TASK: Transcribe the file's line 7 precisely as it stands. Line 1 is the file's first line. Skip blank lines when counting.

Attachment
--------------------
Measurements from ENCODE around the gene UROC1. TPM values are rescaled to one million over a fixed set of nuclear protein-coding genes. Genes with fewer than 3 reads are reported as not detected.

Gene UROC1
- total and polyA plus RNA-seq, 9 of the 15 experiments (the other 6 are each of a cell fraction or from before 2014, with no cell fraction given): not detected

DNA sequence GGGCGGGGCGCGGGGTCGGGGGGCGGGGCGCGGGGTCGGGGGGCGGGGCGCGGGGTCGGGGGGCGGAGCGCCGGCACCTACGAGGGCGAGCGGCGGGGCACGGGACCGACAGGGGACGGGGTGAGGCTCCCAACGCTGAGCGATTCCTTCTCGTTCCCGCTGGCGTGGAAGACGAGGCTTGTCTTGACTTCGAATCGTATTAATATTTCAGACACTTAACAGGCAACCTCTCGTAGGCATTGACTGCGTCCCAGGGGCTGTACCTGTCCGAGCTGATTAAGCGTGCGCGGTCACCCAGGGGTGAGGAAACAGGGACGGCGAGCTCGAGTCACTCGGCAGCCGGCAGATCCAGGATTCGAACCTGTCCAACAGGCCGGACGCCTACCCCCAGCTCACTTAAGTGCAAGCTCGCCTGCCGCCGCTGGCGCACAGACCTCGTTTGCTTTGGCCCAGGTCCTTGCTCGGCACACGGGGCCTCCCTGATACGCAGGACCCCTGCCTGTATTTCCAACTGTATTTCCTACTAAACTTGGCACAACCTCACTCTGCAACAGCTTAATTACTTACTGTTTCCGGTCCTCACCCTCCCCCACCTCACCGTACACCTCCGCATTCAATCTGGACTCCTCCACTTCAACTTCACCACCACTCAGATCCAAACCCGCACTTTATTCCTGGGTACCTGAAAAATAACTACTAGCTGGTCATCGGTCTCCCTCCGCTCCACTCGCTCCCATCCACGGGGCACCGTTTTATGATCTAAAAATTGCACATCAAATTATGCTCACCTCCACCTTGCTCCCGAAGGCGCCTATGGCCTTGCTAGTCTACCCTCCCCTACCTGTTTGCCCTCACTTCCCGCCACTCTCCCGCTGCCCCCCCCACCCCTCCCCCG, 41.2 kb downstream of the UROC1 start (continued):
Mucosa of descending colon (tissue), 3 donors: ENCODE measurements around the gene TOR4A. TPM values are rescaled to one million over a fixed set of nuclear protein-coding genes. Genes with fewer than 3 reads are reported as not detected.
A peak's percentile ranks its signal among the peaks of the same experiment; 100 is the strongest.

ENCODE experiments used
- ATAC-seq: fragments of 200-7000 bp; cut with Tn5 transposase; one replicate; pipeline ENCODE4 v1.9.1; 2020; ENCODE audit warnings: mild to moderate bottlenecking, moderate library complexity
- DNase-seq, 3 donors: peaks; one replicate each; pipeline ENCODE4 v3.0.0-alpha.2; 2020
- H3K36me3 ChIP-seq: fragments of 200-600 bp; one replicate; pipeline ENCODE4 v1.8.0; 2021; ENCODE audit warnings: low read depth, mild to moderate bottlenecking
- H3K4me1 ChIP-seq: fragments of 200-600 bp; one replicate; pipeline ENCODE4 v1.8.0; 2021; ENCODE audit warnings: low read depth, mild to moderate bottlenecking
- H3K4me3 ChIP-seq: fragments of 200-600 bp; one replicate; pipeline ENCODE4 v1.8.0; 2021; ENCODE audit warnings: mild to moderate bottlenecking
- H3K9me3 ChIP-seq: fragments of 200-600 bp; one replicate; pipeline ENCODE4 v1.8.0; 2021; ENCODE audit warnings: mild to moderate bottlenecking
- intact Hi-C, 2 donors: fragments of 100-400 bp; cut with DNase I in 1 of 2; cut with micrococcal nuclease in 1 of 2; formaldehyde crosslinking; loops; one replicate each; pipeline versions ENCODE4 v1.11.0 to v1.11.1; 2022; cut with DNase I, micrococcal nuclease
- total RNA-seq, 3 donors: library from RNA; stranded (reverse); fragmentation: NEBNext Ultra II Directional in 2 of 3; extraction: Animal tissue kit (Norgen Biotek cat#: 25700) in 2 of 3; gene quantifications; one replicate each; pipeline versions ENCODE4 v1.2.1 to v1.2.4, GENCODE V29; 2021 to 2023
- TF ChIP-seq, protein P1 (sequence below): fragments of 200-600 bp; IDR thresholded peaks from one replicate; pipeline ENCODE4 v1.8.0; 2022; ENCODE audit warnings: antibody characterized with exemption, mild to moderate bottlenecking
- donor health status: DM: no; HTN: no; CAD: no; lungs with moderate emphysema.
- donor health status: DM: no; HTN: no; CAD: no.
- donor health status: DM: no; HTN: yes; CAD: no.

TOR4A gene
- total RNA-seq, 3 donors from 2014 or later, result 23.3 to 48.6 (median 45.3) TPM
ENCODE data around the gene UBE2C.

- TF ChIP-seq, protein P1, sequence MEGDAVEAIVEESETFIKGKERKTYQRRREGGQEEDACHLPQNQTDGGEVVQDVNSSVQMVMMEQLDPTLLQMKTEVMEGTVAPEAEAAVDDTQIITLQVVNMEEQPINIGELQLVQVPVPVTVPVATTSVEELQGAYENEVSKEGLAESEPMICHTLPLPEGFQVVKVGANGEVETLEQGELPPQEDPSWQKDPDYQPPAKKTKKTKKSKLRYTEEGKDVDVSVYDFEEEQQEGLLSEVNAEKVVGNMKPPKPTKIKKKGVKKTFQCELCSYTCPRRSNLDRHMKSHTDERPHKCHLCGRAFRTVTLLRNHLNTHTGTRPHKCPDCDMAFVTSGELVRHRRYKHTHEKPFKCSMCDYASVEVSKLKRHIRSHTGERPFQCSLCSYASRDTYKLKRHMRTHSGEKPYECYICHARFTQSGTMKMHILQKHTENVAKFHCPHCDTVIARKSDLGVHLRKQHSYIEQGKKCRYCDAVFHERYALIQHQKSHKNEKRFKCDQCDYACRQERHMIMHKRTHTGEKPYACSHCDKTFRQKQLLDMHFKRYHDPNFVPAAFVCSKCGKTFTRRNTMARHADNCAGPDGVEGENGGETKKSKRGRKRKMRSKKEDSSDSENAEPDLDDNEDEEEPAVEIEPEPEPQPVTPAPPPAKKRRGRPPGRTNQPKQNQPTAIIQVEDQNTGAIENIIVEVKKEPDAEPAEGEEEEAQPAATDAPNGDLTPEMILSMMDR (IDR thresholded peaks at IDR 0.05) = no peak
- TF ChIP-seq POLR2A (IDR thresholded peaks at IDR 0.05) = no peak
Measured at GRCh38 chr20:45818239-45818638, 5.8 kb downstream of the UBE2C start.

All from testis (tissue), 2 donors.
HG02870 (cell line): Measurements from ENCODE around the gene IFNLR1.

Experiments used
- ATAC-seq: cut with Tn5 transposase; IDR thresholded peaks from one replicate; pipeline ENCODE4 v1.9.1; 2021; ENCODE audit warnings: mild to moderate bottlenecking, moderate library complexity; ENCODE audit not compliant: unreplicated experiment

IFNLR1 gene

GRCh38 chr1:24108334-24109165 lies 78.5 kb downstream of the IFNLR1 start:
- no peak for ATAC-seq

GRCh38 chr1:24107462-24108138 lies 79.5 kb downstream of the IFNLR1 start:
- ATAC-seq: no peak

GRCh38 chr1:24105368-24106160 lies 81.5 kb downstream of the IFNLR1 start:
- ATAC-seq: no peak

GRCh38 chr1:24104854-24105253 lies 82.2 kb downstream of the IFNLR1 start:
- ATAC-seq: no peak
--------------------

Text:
ENCODE experiments used